We recognize that when ambiguities exist in a policy the terms must be construed in a manner to favor an insured. See Hobbs, 823 N.E.2d at 564 (stating that generally, the terms of an insurance policy "that limit an insurer's liability will be liberally construed in favor of coverage," but that "rule of construction only comes into play when the policy is ambiguous"); State Farm Mut. Auto. Ins. Co. v. Villicana, 692 N.E.2d 1196, 1199 (Ill. 1998)(stating that "[p]rovisions that limit or exclude coverage are to be construed liberally in favor of the insured and against the insurer"). However, we do not find the Policy to be ambiguous. Bulk's policy was amended to include CTA as an additional insured and the Additional Insured Endorsement not only specifically applies to the exclusion provisions contained in the original policy, but also specifies that "[a]ll other Terms and Conditions of this Insurance remain unchanged." (D Ex. D). We also note that the definitions section of the Employee Exclusion defines "employee" as a person providing "services to the insured." (D Ex. D). There is every indication in the Policy that the term "the insured" or "an insured" refers to any person or entity that is insured. Also, to the extent that any ambiguity might exist, there is no reasonable construction that would allow CTA to avoid the Employee Exclusion. For example, if it was the CTA as opposed to Bulk that was the primary policy holder, and the terms of the policy were the same as in this case, CTA's employees would have been excluded from coverage under the terms of the policy. We note that in some instances, courts have construed the phrases "the insured" and "an insured" to have different meanings. Brile for Brile v. Estate of Brile, 695 N.E.2d 1309, 1312 (Ill. App. Ct. 1998); Allstate Ins. Co. v. Smiley, 659 N.E.2d 1345 (Ill. App. Ct. 1995); Transamerica Ins. Co. v. South, 125 F.3d 392, 399 (7th Cir. 1997). The cases cited above were fact specific as to the term "the insured" or "an insured." In the instant case, the references to the term "the insured" and "an insured" do not make the Employee Exclusion inapplicable to either "the insured" or "an insured." We emphasize that there is not a separate insurance policy between Nautilus and CTA and that the only policy is between Nautilus and Bulk. Bulk's insurance policy was amended to cover additional insured parties such as CTA. If there was an amendment covering other persons or organizations, such as CTA, and those persons or organizations did not have the injured party as their employee, they would each be considered "an insured" and the exclusion provisions of the Policy would not have applied to them. Under the undisputed facts, the injured person in the instant case is an employee of "an insured," namely, CTA and as such the exclusion provisions apply. Thus, based on the above, we conclude that the Employee Exclusion in the Policy applies to the CTA.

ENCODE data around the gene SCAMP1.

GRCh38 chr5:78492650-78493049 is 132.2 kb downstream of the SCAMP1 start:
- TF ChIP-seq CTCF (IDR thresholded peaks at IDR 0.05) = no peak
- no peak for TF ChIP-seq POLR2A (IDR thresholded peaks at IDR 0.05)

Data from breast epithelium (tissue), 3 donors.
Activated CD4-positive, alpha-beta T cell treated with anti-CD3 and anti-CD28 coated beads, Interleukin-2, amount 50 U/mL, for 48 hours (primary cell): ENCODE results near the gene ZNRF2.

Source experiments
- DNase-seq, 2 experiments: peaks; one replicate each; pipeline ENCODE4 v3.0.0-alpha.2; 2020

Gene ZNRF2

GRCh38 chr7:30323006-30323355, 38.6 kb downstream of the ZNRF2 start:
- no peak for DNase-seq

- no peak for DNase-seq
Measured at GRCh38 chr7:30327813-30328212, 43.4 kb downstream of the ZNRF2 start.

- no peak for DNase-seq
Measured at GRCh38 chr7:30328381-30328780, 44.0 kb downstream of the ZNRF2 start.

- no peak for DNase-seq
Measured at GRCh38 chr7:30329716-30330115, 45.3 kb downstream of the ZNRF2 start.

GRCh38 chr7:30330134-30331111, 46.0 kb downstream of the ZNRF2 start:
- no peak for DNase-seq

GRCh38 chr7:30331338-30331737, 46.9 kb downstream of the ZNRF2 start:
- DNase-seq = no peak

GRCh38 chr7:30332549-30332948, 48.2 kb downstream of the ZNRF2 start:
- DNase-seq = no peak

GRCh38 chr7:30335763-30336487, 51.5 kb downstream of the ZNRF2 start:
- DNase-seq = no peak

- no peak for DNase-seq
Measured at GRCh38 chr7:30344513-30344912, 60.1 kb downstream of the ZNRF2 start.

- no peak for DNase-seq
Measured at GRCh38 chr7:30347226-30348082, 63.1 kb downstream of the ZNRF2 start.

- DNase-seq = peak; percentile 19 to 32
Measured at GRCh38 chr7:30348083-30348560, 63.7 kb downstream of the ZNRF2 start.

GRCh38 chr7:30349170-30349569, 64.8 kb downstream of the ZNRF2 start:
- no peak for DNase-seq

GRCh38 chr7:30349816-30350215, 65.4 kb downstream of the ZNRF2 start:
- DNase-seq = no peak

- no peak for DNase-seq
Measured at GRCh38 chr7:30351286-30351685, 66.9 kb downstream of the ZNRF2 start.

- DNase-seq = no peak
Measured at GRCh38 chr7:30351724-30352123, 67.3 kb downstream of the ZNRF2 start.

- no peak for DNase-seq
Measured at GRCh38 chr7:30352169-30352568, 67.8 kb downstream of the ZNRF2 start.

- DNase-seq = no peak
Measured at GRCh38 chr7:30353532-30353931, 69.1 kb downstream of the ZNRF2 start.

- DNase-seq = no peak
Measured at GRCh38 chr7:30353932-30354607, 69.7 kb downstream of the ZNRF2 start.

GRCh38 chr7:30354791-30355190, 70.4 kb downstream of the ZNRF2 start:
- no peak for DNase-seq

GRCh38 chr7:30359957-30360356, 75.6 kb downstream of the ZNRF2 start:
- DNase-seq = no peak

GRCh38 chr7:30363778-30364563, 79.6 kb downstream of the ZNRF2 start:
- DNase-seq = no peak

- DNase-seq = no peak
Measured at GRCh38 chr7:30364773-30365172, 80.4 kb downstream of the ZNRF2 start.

B. Arising Out of Bulk's Negligence
Nautilus also argues that even if the Employee Exclusion does not apply to CTA, CTA cannot obtain coverage under the Additional Insured Endorsement since CTA's liability does not "aris[e] out of [Bulk's] negligence." (D Ex. D). Nautilus contends that, in the Williams Action, Bulk is seeking contribution from CTA and thus CTA will only be liable for its share of the negligence causing the harm. 740 ILCS 100/2; Virginia Sur. Co., Inc. v. Northern Ins. Company of New York, 866 N.E.2d 149, 154-155 (Ill. 2007)(explaining that a third-party defendant is liable for contribution for its pro rata share). We acknowledge that such a term as "arising out of" in an insurance agreement is construed in favor of the insured, particularly when the term is ambiguous in the Policy. See American Economy Ins. Co. v. DePaul University, 890 N.E.2d 582, 588 (Ill. App. Ct. 2008)(stating that "Illinois courts have held that the phrase 'arising out of' is 'both broad and vague, and must be liberally construed in favor of the insured'")(quoting in part Maryland Cas. Co. v. Chicago and North Western Transp. Co., 466 N.E.2d 1091, 1092 (Ill. App. Ct. 1984)). However, if Bulk is found liable, the only way CTA can be found contributorily liable is if CTA was independently negligent to a degree. CTA can be found liable for its own negligence, not the negligence of Bulk. Thus, under the contributory negligence scenario, CTA is not covered under the Additional Insured Endorsement since CTA's liability would not have arisen out of the negligence of Bulk. We also note that Nautilus has moved for summary judgment concerning its duty to indemnify CTA or indemnify Bulk in connection with any indemnification obligation owed by Bulk to CTA. We agree with Nautilus that there is no basis in the Policy or the amendment to the Policy as to a duty by Nautilus to defend or indemnify CTA either as an indemnitee, under the Supplementary Payments Provisions, or any other provision. CTA has also not shown that Nautilus has any duty to defend or indemnify Bulk in connection with any indemnification obligation owed by Bulk to CTA. Therefore, we grant Nautilus' motion for summary judgment in its entirety and deny CTA's motion for summary judgment.
Based on the foregoing analysis, we grant Nautilus' motion for summary judgment in its entirety and deny CTA's motion for summary judgment.